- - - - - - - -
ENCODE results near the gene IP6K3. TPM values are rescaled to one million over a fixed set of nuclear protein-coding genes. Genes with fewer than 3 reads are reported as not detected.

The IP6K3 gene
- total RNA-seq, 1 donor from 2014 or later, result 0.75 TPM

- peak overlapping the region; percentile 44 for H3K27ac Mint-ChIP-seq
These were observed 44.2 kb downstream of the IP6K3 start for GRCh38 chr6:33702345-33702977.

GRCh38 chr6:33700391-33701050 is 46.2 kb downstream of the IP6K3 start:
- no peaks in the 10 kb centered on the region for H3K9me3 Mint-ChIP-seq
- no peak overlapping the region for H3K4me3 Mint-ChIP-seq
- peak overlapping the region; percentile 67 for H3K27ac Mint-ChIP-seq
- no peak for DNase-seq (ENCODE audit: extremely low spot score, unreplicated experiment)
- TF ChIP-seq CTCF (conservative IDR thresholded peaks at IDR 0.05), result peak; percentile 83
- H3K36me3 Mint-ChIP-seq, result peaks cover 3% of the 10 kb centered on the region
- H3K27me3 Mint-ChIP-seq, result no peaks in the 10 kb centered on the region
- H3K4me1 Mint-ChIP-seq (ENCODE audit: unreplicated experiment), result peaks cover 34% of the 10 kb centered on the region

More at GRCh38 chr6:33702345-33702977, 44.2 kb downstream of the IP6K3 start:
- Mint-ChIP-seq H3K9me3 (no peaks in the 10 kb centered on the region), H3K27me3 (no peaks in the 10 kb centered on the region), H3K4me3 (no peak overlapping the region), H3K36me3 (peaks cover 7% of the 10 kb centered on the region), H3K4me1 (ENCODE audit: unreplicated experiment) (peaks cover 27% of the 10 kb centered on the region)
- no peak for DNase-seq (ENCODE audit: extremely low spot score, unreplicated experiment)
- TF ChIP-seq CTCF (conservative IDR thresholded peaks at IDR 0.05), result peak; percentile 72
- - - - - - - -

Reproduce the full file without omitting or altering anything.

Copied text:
ENCODE results near the gene IP6K3. TPM values are rescaled to one million over a fixed set of nuclear protein-coding genes. Genes with fewer than 3 reads are reported as not detected.

The IP6K3 gene
- total RNA-seq, 1 donor from 2014 or later, result 0.75 TPM

- peak overlapping the region; percentile 44 for H3K27ac Mint-ChIP-seq
These were observed 44.2 kb downstream of the IP6K3 start for GRCh38 chr6:33702345-33702977.

GRCh38 chr6:33700391-33701050 is 46.2 kb downstream of the IP6K3 start:
- no peaks in the 10 kb centered on the region for H3K9me3 Mint-ChIP-seq
- no peak overlapping the region for H3K4me3 Mint-ChIP-seq
- peak overlapping the region; percentile 67 for H3K27ac Mint-ChIP-seq
- no peak for DNase-seq (ENCODE audit: extremely low spot score, unreplicated experiment)
- TF ChIP-seq CTCF (conservative IDR thresholded peaks at IDR 0.05), result peak; percentile 83
- H3K36me3 Mint-ChIP-seq, result peaks cover 3% of the 10 kb centered on the region
- H3K27me3 Mint-ChIP-seq, result no peaks in the 10 kb centered on the region
- H3K4me1 Mint-ChIP-seq (ENCODE audit: unreplicated experiment), result peaks cover 34% of the 10 kb centered on the region

More at GRCh38 chr6:33702345-33702977, 44.2 kb downstream of the IP6K3 start:
- Mint-ChIP-seq H3K9me3 (no peaks in the 10 kb centered on the region), H3K27me3 (no peaks in the 10 kb centered on the region), H3K4me3 (no peak overlapping the region), H3K36me3 (peaks cover 7% of the 10 kb centered on the region), H3K4me1 (ENCODE audit: unreplicated experiment) (peaks cover 27% of the 10 kb centered on the region)
- no peak for DNase-seq (ENCODE audit: extremely low spot score, unreplicated experiment)
- TF ChIP-seq CTCF (conservative IDR thresholded peaks at IDR 0.05), result peak; percentile 72